|The first excerpt represents the element of Air. It speaks of mental influences and the process of thought, and is drawn from Pierrette by Honore de Balzac:
what is more, a Chargeboeuf. You will not be so exacting as those apes
of the Upper town; /you/ won't require a good little housewife, who is
compelled by the meanness of her family to do her own work, to dress
like a duchess. Poor woman, she has the courage of a lion and the
meekness of a lamb."
Sylvie Rogron showed her long yellow teeth as she smiled on the
colonel, who bore the sight heroically and assumed a flattered air.
"If we are only four we can't play boston every night," said Sylvie.
"Why not? What do you suppose an old soldier of the Empire like me
does with himself? And as for Vinet, his evenings are always free.
Besides, you'll have plenty of other visitors; I warrant you that," he
|The second excerpt represents the element of Fire. It speaks of emotional influences and base passions, and is drawn from Seraphita by Honore de Balzac:
of the earthly desire that kills, "I, too, know how powerful is her
empire over me, and I will undeceive you."
At this moment, while the words were rushing from Wilfrid's lips as
rapidly as the thoughts surged in his brain, they saw Seraphita coming
towards them from the house, followed by David. The apparition calmed
the man's excitement.
"Look," he said, "could any but a woman move with that grace and
"He suffers; he comes forth for the last time," said Minna.
David went back at a sign from his mistress, who advanced towards
Wilfrid and Minna.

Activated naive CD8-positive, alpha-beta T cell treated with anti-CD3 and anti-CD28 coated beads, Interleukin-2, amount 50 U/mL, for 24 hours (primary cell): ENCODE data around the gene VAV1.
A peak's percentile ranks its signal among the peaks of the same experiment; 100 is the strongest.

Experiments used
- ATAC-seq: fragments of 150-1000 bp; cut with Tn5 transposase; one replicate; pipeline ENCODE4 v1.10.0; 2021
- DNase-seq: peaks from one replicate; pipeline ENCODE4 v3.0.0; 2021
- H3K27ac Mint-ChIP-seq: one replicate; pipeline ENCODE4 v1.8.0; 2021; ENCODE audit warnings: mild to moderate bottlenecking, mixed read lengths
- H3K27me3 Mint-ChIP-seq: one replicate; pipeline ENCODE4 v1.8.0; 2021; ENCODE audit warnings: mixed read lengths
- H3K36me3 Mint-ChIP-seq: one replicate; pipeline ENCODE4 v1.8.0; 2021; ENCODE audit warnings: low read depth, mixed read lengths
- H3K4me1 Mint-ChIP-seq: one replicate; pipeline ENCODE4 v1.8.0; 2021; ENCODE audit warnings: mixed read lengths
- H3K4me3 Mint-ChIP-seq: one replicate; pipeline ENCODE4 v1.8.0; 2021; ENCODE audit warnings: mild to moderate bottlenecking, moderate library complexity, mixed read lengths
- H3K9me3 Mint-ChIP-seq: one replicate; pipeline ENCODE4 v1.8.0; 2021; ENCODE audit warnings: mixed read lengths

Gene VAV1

|The third excerpt represents the element of Water. It speaks of pure spiritual influences and feelings of love, and is drawn from Sanitary and Social Lectures by Charles Kingsley:
small size of the average young woman; by which I do not mean mere
want of height--that is a little matter--but want of breadth
likewise; a general want of those large frames, which indicate
usually a power of keeping strong and healthy not merely the
muscles, but the brain itself.
Poor little things. I passed hundreds--I pass hundreds every day-
-trying to hide their littleness by the nasty mass of false hair--
or what does duty for it; and by the ugly and useless hat which is
stuck upon it, making the head thereby look ridiculously large and
heavy; and by the high heels on which they totter onward, having
forgotten, or never learnt, the simple art of walking; their
|The fourth excerpt represents the element of Earth. It speaks of physical influences and the impact of the unseen on the visible world, and is drawn from Sense and Sensibility by Jane Austen:
by the present of a thousand pounds a-piece. He then
really thought himself equal to it. The prospect of four
thousand a-year, in addition to his present income,
besides the remaining half of his own mother's fortune,
warmed his heart, and made him feel capable of generosity.--
"Yes, he would give them three thousand pounds: it would
be liberal and handsome! It would be enough to make
them completely easy. Three thousand pounds! he could
spare so considerable a sum with little inconvenience."--
He thought of it all day long, and for many days successively,
and he did not repent.
Sense and Sensibility